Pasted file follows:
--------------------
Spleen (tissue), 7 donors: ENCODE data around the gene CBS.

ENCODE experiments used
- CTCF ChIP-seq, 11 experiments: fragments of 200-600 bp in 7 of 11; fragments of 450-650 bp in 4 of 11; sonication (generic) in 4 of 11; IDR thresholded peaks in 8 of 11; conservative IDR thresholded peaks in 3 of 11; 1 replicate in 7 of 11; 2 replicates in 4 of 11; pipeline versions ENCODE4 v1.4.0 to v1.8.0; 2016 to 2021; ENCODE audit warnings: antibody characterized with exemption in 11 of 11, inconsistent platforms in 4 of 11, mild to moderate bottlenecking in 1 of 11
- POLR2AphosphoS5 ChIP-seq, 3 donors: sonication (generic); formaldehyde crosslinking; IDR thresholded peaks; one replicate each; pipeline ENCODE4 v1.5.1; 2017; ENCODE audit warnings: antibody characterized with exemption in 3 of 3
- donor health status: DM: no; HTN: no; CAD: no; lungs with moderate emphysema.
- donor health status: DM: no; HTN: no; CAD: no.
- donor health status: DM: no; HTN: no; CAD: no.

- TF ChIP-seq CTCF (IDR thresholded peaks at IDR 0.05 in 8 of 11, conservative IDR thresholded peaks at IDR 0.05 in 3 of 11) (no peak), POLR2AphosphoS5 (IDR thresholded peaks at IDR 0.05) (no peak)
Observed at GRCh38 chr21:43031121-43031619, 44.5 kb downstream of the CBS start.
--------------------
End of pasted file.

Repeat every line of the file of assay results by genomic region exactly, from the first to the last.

Spleen (tissue), 7 donors: ENCODE data around the gene CBS.

ENCODE experiments used
- CTCF ChIP-seq, 11 experiments: fragments of 200-600 bp in 7 of 11; fragments of 450-650 bp in 4 of 11; sonication (generic) in 4 of 11; IDR thresholded peaks in 8 of 11; conservative IDR thresholded peaks in 3 of 11; 1 replicate in 7 of 11; 2 replicates in 4 of 11; pipeline versions ENCODE4 v1.4.0 to v1.8.0; 2016 to 2021; ENCODE audit warnings: antibody characterized with exemption in 11 of 11, inconsistent platforms in 4 of 11, mild to moderate bottlenecking in 1 of 11
- POLR2AphosphoS5 ChIP-seq, 3 donors: sonication (generic); formaldehyde crosslinking; IDR thresholded peaks; one replicate each; pipeline ENCODE4 v1.5.1; 2017; ENCODE audit warnings: antibody characterized with exemption in 3 of 3
- donor health status: DM: no; HTN: no; CAD: no; lungs with moderate emphysema.
- donor health status: DM: no; HTN: no; CAD: no.
- donor health status: DM: no; HTN: no; CAD: no.

- TF ChIP-seq CTCF (IDR thresholded peaks at IDR 0.05 in 8 of 11, conservative IDR thresholded peaks at IDR 0.05 in 3 of 11) (no peak), POLR2AphosphoS5 (IDR thresholded peaks at IDR 0.05) (no peak)
Observed at GRCh38 chr21:43031121-43031619, 44.5 kb downstream of the CBS start.